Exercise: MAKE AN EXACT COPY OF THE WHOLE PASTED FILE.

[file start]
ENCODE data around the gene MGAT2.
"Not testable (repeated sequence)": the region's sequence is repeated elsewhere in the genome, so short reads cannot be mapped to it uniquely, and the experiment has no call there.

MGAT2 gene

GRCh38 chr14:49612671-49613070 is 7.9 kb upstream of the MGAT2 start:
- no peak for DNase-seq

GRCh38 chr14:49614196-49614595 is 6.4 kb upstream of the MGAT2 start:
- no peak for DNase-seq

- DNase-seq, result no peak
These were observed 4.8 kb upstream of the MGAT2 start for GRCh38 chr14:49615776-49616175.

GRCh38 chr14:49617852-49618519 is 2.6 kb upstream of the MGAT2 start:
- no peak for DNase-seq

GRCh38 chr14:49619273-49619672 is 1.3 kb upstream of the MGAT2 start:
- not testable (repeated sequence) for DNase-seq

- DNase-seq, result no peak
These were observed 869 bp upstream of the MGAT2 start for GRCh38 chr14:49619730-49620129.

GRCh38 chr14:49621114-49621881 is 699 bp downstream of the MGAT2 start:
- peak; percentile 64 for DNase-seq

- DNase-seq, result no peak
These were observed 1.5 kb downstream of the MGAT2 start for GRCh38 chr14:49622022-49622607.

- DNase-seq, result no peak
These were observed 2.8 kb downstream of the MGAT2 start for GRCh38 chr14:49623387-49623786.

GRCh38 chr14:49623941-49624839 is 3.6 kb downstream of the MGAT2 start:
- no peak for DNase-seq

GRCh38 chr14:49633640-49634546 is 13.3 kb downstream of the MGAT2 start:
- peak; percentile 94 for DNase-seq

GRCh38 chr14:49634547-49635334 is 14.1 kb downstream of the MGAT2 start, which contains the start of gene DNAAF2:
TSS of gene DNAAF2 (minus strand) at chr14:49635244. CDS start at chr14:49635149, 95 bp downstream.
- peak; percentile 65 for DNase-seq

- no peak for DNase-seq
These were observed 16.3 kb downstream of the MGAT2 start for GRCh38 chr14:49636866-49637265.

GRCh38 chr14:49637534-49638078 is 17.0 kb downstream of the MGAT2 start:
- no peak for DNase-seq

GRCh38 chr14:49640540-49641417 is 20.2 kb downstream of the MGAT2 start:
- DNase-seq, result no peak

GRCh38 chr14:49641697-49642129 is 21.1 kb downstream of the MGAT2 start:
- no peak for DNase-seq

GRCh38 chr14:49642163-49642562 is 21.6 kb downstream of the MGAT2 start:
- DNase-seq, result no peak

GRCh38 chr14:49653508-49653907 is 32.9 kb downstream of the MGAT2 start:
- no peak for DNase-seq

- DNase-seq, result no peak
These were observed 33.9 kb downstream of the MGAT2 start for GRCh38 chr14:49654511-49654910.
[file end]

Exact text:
ENCODE data around the gene MGAT2.
"Not testable (repeated sequence)": the region's sequence is repeated elsewhere in the genome, so short reads cannot be mapped to it uniquely, and the experiment has no call there.

MGAT2 gene

GRCh38 chr14:49612671-49613070 is 7.9 kb upstream of the MGAT2 start:
- no peak for DNase-seq

GRCh38 chr14:49614196-49614595 is 6.4 kb upstream of the MGAT2 start:
- no peak for DNase-seq

- DNase-seq, result no peak
These were observed 4.8 kb upstream of the MGAT2 start for GRCh38 chr14:49615776-49616175.

GRCh38 chr14:49617852-49618519 is 2.6 kb upstream of the MGAT2 start:
- no peak for DNase-seq

GRCh38 chr14:49619273-49619672 is 1.3 kb upstream of the MGAT2 start:
- not testable (repeated sequence) for DNase-seq

- DNase-seq, result no peak
These were observed 869 bp upstream of the MGAT2 start for GRCh38 chr14:49619730-49620129.

GRCh38 chr14:49621114-49621881 is 699 bp downstream of the MGAT2 start:
- peak; percentile 64 for DNase-seq

- DNase-seq, result no peak
These were observed 1.5 kb downstream of the MGAT2 start for GRCh38 chr14:49622022-49622607.

- DNase-seq, result no peak
These were observed 2.8 kb downstream of the MGAT2 start for GRCh38 chr14:49623387-49623786.

GRCh38 chr14:49623941-49624839 is 3.6 kb downstream of the MGAT2 start:
- no peak for DNase-seq

GRCh38 chr14:49633640-49634546 is 13.3 kb downstream of the MGAT2 start:
- peak; percentile 94 for DNase-seq

GRCh38 chr14:49634547-49635334 is 14.1 kb downstream of the MGAT2 start, which contains the start of gene DNAAF2:
TSS of gene DNAAF2 (minus strand) at chr14:49635244. CDS start at chr14:49635149, 95 bp downstream.
- peak; percentile 65 for DNase-seq

- no peak for DNase-seq
These were observed 16.3 kb downstream of the MGAT2 start for GRCh38 chr14:49636866-49637265.

GRCh38 chr14:49637534-49638078 is 17.0 kb downstream of the MGAT2 start:
- no peak for DNase-seq

GRCh38 chr14:49640540-49641417 is 20.2 kb downstream of the MGAT2 start:
- DNase-seq, result no peak

GRCh38 chr14:49641697-49642129 is 21.1 kb downstream of the MGAT2 start:
- no peak for DNase-seq

GRCh38 chr14:49642163-49642562 is 21.6 kb downstream of the MGAT2 start:
- DNase-seq, result no peak

GRCh38 chr14:49653508-49653907 is 32.9 kb downstream of the MGAT2 start:
- no peak for DNase-seq

- DNase-seq, result no peak
These were observed 33.9 kb downstream of the MGAT2 start for GRCh38 chr14:49654511-49654910.